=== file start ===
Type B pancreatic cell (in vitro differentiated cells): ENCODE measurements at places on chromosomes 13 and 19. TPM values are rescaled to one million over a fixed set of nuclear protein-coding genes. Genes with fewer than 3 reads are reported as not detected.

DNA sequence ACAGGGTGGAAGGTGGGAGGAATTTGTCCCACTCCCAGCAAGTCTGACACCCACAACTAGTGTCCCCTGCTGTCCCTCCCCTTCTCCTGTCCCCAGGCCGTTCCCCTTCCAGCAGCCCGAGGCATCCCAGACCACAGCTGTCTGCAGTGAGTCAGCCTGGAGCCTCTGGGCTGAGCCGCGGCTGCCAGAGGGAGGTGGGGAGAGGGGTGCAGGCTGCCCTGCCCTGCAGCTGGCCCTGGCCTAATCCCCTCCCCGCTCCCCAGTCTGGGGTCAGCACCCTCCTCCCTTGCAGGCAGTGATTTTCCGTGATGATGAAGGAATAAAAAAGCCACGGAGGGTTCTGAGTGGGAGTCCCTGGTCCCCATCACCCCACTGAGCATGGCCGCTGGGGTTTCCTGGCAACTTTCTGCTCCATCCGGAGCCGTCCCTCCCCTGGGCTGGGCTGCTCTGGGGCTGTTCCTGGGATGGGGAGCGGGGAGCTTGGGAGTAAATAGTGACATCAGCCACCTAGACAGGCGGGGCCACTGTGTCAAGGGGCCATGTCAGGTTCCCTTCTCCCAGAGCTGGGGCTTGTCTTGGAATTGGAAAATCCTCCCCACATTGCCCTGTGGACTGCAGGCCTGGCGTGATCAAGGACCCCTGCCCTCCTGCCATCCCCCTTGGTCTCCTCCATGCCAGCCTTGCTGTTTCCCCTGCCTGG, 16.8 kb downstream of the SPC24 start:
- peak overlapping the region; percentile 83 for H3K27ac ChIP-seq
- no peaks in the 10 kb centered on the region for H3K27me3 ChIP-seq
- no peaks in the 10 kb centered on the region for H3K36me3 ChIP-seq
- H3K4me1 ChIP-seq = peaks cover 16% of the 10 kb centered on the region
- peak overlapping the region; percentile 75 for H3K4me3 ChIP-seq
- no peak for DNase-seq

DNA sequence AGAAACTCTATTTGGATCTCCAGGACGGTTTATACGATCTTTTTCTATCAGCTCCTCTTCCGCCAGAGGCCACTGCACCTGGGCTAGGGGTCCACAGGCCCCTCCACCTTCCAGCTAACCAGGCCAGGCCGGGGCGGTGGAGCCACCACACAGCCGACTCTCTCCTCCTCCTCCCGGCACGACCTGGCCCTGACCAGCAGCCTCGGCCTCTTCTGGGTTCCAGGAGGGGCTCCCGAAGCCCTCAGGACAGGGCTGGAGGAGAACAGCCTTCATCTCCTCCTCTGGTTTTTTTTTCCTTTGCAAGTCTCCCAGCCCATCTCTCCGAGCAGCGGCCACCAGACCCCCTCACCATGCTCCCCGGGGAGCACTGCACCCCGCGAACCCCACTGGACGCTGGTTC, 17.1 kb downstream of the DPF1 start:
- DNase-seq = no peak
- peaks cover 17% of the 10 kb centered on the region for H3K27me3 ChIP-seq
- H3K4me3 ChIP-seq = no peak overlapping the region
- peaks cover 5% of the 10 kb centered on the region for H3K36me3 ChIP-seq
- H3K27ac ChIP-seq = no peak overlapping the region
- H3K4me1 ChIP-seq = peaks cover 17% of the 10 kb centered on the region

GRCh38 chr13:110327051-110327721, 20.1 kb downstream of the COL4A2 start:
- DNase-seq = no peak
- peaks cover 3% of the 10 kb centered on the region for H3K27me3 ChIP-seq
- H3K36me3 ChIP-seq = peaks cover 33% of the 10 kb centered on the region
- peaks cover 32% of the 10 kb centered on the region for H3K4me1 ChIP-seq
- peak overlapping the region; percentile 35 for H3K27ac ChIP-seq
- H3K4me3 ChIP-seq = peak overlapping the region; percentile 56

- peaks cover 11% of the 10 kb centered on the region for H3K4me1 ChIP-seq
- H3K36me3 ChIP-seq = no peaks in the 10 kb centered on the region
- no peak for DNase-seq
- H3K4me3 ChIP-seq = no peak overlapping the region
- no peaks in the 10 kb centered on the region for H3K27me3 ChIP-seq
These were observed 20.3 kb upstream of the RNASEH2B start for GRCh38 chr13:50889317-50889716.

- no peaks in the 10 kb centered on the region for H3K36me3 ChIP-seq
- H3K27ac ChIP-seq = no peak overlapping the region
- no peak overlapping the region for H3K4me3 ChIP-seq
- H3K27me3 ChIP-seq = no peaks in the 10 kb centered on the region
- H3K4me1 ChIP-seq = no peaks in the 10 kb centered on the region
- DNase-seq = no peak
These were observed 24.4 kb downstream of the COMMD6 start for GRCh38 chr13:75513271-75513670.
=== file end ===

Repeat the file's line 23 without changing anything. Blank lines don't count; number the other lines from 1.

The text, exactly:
- peaks cover 11% of the 10 kb centered on the region for H3K4me1 ChIP-seq